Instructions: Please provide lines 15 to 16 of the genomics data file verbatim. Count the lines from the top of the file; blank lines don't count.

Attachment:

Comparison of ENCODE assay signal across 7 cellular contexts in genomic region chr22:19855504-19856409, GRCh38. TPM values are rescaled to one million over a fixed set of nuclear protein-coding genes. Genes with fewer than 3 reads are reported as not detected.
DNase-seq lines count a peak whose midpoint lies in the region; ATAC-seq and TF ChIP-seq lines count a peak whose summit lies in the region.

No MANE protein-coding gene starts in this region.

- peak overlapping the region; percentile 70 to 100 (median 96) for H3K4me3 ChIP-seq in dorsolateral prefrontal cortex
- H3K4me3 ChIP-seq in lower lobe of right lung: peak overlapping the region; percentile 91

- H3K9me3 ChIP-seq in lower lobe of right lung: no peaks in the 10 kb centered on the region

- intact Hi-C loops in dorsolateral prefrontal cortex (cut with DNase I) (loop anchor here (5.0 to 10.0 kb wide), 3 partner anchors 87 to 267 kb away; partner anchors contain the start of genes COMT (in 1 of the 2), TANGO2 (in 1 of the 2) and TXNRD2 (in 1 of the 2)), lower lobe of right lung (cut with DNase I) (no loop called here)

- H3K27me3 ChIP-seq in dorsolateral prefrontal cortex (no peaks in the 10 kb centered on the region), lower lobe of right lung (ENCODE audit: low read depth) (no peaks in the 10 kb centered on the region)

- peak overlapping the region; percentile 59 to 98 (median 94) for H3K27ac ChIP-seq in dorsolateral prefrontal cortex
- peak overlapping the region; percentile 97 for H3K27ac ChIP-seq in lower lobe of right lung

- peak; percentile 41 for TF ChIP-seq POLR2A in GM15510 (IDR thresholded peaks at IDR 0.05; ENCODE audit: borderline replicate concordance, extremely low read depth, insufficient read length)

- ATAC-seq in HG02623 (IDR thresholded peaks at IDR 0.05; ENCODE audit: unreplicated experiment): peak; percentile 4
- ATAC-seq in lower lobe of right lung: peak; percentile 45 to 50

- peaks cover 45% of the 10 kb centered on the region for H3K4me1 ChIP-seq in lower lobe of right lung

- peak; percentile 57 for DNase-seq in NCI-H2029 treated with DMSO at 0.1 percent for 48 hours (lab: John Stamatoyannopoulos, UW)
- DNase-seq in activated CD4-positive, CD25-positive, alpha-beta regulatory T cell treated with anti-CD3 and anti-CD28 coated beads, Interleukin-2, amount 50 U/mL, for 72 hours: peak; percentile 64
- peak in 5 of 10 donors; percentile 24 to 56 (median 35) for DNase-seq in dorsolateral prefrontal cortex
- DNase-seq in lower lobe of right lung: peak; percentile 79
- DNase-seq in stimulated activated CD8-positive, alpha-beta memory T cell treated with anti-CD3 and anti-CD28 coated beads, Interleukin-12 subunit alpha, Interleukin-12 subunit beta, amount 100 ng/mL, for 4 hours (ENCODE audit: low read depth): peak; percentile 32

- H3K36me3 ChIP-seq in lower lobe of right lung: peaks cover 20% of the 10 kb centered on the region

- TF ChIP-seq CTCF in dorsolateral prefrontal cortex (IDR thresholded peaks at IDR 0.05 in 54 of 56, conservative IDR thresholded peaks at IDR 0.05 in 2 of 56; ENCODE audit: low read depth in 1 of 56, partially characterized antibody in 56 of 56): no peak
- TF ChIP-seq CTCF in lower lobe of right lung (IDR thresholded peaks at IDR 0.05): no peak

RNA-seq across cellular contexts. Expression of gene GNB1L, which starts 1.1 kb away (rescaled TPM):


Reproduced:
- peak; percentile 57 for DNase-seq in NCI-H2029 treated with DMSO at 0.1 percent for 48 hours (lab: John Stamatoyannopoulos, UW)
- DNase-seq in activated CD4-positive, CD25-positive, alpha-beta regulatory T cell treated with anti-CD3 and anti-CD28 coated beads, Interleukin-2, amount 50 U/mL, for 72 hours: peak; percentile 64